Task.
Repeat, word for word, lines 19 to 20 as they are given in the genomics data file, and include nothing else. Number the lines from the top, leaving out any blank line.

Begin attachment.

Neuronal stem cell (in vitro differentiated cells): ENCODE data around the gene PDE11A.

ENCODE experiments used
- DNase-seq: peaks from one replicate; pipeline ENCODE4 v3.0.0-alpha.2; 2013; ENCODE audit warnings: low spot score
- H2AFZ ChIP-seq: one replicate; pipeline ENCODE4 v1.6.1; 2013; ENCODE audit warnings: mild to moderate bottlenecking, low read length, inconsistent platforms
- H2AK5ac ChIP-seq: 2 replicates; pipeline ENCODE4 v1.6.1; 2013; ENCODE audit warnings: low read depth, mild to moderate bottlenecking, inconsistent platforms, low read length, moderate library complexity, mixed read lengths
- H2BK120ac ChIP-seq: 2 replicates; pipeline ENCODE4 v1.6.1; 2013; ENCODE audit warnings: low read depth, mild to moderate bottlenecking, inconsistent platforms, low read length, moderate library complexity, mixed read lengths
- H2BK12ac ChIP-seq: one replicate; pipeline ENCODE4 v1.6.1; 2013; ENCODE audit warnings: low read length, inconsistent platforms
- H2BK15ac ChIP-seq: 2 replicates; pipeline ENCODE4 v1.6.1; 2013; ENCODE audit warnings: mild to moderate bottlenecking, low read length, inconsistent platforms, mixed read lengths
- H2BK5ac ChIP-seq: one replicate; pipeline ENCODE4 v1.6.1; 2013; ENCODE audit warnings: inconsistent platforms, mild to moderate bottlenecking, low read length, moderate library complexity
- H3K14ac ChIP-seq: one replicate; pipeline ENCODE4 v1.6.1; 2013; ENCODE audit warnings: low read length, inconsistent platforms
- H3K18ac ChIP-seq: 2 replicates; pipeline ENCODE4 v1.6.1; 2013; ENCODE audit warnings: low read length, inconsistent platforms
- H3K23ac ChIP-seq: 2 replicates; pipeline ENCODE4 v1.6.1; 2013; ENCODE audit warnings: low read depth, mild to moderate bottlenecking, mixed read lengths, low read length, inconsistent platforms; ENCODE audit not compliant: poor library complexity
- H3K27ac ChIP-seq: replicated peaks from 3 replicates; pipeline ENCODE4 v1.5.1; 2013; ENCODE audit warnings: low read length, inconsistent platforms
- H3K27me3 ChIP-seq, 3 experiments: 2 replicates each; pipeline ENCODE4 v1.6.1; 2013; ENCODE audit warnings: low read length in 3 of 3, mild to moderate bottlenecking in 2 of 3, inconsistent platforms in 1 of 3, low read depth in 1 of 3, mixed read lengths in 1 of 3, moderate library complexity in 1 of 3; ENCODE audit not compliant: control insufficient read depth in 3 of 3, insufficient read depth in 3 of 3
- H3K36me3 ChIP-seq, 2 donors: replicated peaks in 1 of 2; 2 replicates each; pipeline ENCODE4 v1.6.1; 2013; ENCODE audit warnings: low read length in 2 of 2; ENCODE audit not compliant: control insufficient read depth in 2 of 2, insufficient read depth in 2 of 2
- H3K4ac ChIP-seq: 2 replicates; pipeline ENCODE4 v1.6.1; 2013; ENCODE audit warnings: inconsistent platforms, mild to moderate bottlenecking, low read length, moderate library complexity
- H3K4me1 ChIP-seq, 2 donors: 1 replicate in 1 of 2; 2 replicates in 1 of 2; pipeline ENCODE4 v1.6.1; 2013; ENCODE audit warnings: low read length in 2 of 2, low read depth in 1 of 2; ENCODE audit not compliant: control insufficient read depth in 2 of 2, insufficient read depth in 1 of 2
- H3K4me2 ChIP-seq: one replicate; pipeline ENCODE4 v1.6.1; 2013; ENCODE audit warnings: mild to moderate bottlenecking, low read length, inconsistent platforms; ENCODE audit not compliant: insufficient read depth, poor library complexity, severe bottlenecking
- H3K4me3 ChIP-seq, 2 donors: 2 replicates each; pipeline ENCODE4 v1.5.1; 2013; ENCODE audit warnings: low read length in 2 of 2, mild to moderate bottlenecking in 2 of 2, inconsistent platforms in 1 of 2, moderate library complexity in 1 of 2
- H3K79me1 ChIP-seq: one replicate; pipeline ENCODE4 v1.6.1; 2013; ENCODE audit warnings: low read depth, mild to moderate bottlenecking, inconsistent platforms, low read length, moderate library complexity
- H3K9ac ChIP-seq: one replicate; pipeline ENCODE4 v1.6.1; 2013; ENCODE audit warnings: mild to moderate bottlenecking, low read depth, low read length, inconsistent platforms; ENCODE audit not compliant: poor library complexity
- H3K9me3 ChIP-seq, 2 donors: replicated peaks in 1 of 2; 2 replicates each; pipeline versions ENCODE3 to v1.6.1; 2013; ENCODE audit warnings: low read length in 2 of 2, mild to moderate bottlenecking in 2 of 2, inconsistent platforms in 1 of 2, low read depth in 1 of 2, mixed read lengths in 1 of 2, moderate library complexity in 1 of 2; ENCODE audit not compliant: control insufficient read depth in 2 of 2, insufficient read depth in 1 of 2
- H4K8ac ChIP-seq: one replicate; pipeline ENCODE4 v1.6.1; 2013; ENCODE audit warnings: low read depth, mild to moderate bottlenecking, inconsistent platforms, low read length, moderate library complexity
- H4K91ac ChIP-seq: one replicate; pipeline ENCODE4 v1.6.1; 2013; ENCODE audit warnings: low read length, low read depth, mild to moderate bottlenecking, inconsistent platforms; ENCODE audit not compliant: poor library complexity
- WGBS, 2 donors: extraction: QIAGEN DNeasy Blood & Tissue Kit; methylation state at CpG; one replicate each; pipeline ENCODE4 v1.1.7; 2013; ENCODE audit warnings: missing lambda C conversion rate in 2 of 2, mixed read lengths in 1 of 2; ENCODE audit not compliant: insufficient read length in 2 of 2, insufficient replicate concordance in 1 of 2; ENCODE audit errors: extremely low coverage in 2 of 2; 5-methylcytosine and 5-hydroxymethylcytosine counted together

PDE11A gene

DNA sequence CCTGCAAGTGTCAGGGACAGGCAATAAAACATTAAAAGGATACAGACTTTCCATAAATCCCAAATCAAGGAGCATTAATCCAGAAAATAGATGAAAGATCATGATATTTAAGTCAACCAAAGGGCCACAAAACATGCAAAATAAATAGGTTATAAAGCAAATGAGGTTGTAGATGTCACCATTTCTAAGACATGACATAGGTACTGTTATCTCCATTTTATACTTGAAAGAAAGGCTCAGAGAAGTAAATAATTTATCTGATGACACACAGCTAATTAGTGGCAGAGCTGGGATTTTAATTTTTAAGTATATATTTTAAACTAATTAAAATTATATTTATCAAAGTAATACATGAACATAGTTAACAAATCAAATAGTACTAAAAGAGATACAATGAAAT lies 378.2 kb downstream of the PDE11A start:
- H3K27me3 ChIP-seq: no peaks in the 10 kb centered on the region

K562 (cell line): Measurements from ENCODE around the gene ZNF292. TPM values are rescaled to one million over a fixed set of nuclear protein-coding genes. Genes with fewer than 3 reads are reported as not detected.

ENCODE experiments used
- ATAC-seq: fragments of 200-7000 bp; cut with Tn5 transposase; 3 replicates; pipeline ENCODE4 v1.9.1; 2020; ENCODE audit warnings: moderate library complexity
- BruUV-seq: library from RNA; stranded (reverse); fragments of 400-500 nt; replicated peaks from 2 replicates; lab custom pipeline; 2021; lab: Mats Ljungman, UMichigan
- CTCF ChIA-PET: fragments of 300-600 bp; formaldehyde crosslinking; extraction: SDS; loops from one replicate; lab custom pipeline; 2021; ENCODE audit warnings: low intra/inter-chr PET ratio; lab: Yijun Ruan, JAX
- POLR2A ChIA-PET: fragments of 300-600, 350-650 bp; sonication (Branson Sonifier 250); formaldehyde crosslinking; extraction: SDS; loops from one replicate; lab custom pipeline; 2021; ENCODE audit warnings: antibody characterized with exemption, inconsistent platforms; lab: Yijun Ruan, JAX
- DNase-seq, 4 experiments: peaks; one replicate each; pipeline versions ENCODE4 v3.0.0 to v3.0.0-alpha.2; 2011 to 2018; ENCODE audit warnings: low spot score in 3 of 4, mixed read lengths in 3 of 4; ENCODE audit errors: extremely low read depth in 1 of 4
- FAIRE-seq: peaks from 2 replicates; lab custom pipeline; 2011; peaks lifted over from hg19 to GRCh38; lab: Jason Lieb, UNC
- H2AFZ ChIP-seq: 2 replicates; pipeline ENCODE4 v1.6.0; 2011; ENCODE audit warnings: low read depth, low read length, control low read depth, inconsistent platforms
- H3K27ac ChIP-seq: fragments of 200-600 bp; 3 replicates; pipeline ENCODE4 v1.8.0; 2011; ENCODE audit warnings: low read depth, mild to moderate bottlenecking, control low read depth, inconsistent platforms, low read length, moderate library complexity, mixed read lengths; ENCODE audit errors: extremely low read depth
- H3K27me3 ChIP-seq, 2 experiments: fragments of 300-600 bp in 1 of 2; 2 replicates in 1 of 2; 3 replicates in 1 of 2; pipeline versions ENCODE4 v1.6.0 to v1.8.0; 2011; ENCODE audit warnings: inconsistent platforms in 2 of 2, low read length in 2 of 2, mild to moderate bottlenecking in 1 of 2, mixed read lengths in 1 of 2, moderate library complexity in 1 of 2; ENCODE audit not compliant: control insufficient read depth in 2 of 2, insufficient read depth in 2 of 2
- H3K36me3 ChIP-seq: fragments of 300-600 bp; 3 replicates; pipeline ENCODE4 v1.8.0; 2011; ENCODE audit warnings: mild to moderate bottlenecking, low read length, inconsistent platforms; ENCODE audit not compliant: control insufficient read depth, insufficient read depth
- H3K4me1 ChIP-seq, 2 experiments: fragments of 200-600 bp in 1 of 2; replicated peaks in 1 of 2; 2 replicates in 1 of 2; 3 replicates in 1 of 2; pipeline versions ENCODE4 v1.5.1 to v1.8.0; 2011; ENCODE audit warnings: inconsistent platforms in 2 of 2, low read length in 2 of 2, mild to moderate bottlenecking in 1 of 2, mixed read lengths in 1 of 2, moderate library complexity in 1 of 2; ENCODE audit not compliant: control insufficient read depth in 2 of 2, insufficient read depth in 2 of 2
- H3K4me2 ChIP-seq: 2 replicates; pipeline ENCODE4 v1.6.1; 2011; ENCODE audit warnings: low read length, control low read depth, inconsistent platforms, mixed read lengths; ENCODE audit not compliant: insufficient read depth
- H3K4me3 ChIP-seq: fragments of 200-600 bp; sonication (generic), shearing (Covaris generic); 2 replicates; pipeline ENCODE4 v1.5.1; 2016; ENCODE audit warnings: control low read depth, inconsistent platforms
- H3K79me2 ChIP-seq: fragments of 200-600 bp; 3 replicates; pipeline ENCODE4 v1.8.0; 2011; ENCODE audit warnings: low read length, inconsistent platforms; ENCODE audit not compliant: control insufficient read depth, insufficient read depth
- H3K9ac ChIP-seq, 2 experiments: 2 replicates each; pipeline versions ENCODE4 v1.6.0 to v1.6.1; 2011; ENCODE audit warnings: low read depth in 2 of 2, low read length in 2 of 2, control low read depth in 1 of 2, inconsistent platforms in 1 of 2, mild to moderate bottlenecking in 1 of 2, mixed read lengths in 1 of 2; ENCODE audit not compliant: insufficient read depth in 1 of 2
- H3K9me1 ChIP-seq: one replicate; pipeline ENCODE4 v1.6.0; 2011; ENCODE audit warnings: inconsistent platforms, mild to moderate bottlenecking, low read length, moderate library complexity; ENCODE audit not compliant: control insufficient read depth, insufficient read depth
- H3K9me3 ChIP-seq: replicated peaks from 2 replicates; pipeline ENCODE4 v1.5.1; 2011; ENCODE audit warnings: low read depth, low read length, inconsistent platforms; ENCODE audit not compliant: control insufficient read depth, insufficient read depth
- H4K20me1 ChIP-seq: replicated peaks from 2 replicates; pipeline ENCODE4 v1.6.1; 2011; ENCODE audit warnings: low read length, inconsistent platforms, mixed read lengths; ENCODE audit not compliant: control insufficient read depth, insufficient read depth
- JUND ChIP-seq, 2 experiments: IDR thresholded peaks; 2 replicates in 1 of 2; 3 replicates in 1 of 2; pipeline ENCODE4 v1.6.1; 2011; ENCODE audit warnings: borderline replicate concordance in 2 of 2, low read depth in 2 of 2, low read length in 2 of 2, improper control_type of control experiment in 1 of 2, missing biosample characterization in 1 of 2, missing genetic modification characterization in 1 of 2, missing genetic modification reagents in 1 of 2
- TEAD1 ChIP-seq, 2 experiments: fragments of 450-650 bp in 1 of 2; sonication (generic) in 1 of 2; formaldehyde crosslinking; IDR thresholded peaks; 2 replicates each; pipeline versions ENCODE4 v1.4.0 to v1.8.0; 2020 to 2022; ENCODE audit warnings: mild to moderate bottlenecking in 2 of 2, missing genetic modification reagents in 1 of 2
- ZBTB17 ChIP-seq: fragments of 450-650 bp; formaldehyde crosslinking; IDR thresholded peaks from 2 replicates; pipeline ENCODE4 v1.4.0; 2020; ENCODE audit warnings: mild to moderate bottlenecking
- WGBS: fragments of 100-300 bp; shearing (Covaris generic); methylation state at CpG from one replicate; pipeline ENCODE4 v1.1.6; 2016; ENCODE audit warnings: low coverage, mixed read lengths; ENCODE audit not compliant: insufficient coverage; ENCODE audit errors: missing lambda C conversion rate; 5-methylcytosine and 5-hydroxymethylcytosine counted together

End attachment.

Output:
- H3K4me3 ChIP-seq, 2 donors: 2 replicates each; pipeline ENCODE4 v1.5.1; 2013; ENCODE audit warnings: low read length in 2 of 2, mild to moderate bottlenecking in 2 of 2, inconsistent platforms in 1 of 2, moderate library complexity in 1 of 2
- H3K79me1 ChIP-seq: one replicate; pipeline ENCODE4 v1.6.1; 2013; ENCODE audit warnings: low read depth, mild to moderate bottlenecking, inconsistent platforms, low read length, moderate library complexity